2. Patients and methods This study includes all previously untreated patients with squamous cell carcinoma of the oral cavity or oropharynx,

E. Pontes et al. / American Journal of Otolaryngology–Head and Neck Medicine and Surgery 28 (2007) 316 – 320

317

Fig. 1. Modified RND with jugular vein preservation.

clinically N1 or N2 stage with pathologically confirmed lymph node metastasis (pN+), submitted to a modified RND with preservation of the internal jugular vein of one or both sides of the neck between 1990 and 2000. The patients were selected from the hospital database, and we retrospectively reviewed the medical records of 72 to obtain original pathologic reports and clinical information. Preoperative evaluation included clinical history and physical examination, oral cavity and oropharynx examination, indirect laryngoscopy or nasofibroscopy, palpation of the neck, thorax radiography, and computed tomography of the neck and upper aerodigestive tract. All tumors were restaged according to the 2002 TNM Classification of the Union Internationale Centre le Cancer (UICC)/American Joint Committee on Cancer. In this study, the patients were composed of 66 men (91.7%) and 6 women (8.3%), with mean age of 56 years (range, 33-82 years). The site of the primary tumor was the oral cavity in 43 cases (59.7%) and the oropharynx in 29 cases (40.3%). The T stage was as follows: T1 in 3 patients (4.2%), T2 in 3 patients (4.2%), T3 in 34 patients (47.2%), and T4 in 32 patients (44.4%). The neck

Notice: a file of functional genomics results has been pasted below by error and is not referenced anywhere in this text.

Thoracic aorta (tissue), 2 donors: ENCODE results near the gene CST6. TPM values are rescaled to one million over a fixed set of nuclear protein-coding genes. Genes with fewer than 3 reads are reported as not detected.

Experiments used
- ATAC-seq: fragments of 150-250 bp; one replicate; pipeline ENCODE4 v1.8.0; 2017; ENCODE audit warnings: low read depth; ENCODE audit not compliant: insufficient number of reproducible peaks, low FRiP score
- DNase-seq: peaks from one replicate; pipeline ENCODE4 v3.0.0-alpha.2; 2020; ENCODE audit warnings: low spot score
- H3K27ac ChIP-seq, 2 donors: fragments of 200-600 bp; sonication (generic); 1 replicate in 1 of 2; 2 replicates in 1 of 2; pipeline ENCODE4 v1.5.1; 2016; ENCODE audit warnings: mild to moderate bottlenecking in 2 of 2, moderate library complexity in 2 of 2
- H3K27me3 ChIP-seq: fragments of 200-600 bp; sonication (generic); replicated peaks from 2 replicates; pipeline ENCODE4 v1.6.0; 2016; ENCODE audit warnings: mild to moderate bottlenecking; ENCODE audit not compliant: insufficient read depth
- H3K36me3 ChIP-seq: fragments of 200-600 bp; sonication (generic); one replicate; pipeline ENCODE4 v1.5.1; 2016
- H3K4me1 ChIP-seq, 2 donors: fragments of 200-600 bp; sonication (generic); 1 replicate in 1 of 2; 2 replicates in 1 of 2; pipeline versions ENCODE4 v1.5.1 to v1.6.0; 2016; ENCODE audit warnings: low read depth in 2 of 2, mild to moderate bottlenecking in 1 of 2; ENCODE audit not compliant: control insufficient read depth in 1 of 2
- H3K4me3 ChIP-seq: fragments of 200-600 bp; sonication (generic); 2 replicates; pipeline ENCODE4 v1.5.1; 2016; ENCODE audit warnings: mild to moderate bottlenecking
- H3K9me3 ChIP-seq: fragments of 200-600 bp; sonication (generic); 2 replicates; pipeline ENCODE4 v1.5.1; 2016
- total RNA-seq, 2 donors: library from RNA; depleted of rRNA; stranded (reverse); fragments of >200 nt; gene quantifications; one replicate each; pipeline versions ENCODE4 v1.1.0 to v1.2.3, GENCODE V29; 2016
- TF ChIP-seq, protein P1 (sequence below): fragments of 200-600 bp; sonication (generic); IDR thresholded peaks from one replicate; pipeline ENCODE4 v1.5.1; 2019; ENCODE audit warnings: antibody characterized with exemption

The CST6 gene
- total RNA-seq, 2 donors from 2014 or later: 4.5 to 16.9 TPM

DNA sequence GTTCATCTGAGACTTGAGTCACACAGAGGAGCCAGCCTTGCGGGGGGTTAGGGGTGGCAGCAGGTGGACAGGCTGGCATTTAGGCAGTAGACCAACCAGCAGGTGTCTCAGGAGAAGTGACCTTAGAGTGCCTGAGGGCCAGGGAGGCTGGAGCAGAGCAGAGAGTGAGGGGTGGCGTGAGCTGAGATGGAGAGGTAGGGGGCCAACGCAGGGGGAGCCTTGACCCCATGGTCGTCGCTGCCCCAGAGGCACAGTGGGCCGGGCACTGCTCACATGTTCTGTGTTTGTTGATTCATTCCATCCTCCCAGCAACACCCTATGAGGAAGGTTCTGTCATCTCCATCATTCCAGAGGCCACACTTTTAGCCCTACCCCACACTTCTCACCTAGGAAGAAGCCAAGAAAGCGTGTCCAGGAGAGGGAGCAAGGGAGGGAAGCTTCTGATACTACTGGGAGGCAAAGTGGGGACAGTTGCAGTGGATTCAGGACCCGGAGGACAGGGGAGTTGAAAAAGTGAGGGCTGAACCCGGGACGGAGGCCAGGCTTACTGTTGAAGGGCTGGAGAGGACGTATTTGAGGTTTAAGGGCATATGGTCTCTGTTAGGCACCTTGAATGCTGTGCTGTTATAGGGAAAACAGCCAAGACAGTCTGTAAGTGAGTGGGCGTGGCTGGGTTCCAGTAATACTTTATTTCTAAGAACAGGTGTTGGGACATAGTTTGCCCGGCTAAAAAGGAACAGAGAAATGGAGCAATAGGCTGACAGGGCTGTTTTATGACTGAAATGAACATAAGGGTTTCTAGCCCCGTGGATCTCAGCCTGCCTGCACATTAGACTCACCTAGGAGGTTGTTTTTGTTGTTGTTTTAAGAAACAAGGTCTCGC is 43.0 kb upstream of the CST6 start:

Table 1 Type of ND Ipsilateral ND MRND MRND MRND MRND MRND MRND MRND RND (IJV (IJV (IJV (IJV (IJV (IJV (XI) + + + + + + XI) XI + SCM) XI) XI + SCM) XI) XI) Contralateral ND – – MRND MRND SOH MRND MRND MRND n (%) 26 2 8 1 17 2 3 13 (41.7) (2.8) (11) (1.4) (23.6) (2.8) (4.2) (18)

clinical stage was N1 in 23 patients (31.9%), N2a in 11 patients (15.3%), N2b in 22 patients (30.6%), and N2c in 16 patients (22.2%). All patients in this series had clinically palpable lymph nodes suggestive of metastases and underwent a modified RND with the internal jugular vein preservation in, at least, one neck side (Fig. 1). We routinely preserved the internal jugular vein in neck dissection even in patients with clinical metastatic lymph node. The resection of the internal jugular vein is performed only when there is macroscopic invasion of the vein by the metastases or the primary tumor. In clinically negative contralateral side of the neck, a selective neck dissection (levels I, II, and III) was performed for patients with a high risk of contralateral metastases (tumors that crossed the midline or floor of the mouth carcinomas that approached midline). The surgical procedures included ipsilateral modified RND with preservation of internal jugular vein in 28 patients (39%) and bilateral neck dissection in 44 cases (61%), with preservation of internal jugular vein on both sides in 9 patients (12.5%) and on only one side only in 35 patients (48.5%). Of these, 17 patients (23.6%) had modified RND with preservation of internal jugular vein associated with selective neck dissection on the other side (supraomohyoid neck dissection). Neck dissection characteristics are showed in Table 1. For statistical analysis, the computer program SPSS 12.0 for Windows was used. Statistical analysis included v 2 or Fisher exact test to compare the study variables. The KaplanMeier method was used for actuarial survival analyses. Statistical significance was determined for a P value less than or equal to .05. 3. Results There were 81 modified RNDs with internal jugular vein preservation in this study group. The median number of